Culture and Its Implications for Christian Counseling
Author: Dr. Radha Paul
Culture and its impact on human life
Culture, according to The Collegiate Encyclopedia by Merriam Webster, “ is the integrated pattern of human knowledge, belief and behaviour that is both a result of and integral to human kind’s capacity for learning and transmitting knowledge to succeeding generations. Culture thus consists of language, ideas, beliefs, customs, taboos, codes, institutions, tools, techniques, works of art, rituals, ceremonies and symbols……..An individual’s attitude, values, ideals and beliefs are greatly influenced by the culture or cultures in which he or she lives.”…
The above description of culture shows clearly how pervasive culture is in the life of the human beings and of human society. There is hardly any aspect of human life in society that is not touched by the norms and expectations of the culture into which the individual is born or to which he/she is exposed as he/she grows up. From the time of conception, nay even before that and till the time of death and even after death, culture exercises deep influence through the various customs, traditions, beliefs and practices. And so, in most of the traditional societies such as India, there are norms regarding the choice of the marital partner, about the sexual union of the husband and wife, about pregnancy and child birth, about child rearing practices, about mile stones in the development of the individual, about roles and relationships during different stages of one’s life, about death and thereafter. These norms, prescriptions and proscriptions are internalized by the individual through various formal and informal methods adopted by these societies. These norms, beliefs and practices are handed down from generation to generation, and thus become characteristic of these societies. Even in the so-called modern or postmodern societies, there are several such culturally prescribed norms that govern the individual’s behaviour. In fact, no human society is free from such cultural rules and regulations.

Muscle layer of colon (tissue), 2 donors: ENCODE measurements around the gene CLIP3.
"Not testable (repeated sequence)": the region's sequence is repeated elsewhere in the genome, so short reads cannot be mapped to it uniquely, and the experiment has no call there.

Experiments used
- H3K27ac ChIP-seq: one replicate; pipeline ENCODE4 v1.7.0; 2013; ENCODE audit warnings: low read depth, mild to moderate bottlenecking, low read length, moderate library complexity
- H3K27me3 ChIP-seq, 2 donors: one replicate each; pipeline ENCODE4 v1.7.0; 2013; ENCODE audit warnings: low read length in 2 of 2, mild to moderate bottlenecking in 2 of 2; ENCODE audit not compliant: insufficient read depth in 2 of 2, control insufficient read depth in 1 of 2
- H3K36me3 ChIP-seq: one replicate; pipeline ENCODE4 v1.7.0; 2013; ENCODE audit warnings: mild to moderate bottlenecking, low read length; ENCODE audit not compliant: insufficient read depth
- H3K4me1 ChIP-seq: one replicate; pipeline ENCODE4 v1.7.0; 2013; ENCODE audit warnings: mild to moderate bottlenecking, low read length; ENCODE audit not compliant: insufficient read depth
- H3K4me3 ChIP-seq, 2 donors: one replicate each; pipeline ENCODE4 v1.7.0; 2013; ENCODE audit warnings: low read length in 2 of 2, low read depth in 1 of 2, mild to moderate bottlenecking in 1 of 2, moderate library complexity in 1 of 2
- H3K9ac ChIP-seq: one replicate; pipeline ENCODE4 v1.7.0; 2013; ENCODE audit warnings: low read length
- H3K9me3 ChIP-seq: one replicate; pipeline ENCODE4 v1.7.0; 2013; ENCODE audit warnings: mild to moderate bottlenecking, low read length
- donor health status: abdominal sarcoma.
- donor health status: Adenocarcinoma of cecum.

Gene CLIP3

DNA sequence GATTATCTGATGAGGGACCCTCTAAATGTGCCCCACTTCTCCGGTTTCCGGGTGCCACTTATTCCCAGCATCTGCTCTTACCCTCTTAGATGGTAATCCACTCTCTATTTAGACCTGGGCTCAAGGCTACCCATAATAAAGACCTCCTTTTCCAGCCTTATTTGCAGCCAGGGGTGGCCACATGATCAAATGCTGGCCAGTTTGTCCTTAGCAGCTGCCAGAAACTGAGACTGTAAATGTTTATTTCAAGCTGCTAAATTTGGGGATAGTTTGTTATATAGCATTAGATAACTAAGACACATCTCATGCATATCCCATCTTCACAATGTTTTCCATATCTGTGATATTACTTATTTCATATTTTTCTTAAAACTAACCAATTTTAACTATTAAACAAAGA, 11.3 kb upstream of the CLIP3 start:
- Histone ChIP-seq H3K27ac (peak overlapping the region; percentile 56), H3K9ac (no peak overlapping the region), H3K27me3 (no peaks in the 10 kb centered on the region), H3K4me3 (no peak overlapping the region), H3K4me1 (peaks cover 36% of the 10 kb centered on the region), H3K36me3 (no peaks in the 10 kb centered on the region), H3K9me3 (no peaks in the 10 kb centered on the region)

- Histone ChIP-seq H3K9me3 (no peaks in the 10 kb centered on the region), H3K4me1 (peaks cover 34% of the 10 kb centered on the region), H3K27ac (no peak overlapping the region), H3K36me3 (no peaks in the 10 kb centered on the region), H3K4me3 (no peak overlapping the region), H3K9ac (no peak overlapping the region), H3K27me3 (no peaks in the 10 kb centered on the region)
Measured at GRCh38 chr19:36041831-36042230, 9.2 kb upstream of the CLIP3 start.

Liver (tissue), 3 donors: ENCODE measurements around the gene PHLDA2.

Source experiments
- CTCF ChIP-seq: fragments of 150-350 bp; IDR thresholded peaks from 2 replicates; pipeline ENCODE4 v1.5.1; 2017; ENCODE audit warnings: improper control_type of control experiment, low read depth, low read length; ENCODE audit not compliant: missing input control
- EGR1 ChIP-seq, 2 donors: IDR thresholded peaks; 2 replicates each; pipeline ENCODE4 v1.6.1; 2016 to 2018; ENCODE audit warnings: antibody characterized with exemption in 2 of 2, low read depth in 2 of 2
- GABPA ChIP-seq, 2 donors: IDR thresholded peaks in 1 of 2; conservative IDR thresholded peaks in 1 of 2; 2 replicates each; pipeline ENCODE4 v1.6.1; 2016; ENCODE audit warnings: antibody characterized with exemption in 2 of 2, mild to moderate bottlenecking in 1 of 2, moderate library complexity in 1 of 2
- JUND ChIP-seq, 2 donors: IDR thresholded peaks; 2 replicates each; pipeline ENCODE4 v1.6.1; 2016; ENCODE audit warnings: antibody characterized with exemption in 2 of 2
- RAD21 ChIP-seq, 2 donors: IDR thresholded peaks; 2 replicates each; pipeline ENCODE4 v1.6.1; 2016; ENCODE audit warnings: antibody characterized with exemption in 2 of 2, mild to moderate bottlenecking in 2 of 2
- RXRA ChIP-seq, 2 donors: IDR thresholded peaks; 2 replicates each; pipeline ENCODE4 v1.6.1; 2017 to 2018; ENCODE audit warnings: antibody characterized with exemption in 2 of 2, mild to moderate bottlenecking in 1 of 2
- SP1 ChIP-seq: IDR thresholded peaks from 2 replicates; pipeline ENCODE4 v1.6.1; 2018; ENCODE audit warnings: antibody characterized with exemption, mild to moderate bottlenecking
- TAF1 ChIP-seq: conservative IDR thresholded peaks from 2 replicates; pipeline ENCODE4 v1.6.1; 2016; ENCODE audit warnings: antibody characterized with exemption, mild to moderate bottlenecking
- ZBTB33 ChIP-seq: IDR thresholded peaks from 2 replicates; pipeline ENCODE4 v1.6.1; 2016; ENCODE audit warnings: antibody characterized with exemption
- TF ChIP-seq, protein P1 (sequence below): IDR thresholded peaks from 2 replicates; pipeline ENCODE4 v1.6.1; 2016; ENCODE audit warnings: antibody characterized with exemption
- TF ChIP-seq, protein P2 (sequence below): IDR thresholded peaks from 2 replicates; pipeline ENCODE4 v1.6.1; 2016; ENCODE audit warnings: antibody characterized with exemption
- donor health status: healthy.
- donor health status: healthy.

Such cultural regulations exercise social control over the life of human societies without which orderly life in society will not be possible. Violating these regulations carry consequences for the individual and other significant people connected to the individual. Culture therefore, is indeed a powerful factor in human life.
Culture & implications for counseling
Counseling depends much on understanding the situation of the client, the way in which the client is handling his/her life situation, the beliefs, prejudices, attitudes etc that influence the manner in which the client is reacting to the situation and how far he/she sees himself/herself dealing effectively with the situation. All these are influenced by the culture to which the client belongs.
A culture that believes that every problem is due to one’s fate or due to the sins one has committed in one’s previous birth will definitely influence the client’s accurate understanding and acceptance of the role of various factors in the problem. The cultural expectations regarding the role and behaviour of the client will affect how he or she is able to take necessary steps for handling the problem effectively.
For example, in India, the role of a woman in the family and society is very much defined by the culture.
Right from childhood the girl is prepared to accept and play a subordinate role in the family, both before and after marriage. If such a role definition has been internalized by the woman, it will influence her way of reacting to or dealing with problems in her marriage such as abuse, violence, being treated without dignity etc. Being assertive about her rights as an individual to be treated with dignity will not be easy for such a woman. Demanding her legitimate role in decision making in the family will be difficult. Expressing her views will be anxiety provoking.
Again, young people in India have been traditionally brought up in an authoritarian manner by the parents and elders in the family. The youths are expected to accept the parental authority without questioning the parents, particularly the father, or even expressing their own views The domineering pattern of parenting affects many a young person’s self esteem, self confidence and capacity to manage his/her life effectively as an adult.
As the culture changes, the youths are becoming more and more self-willed and they are not willing to be dominated by the parents. This leads to various tensions between the older and the younger generations in the family, in such areas as choosing one’s own career, choosing one’s life partner, spending time with friends, modern life style etc. Women too are becoming more conscious of their rights and this leads to several conflicts within them and outside as well.
Was Jesus Christ a Conformist?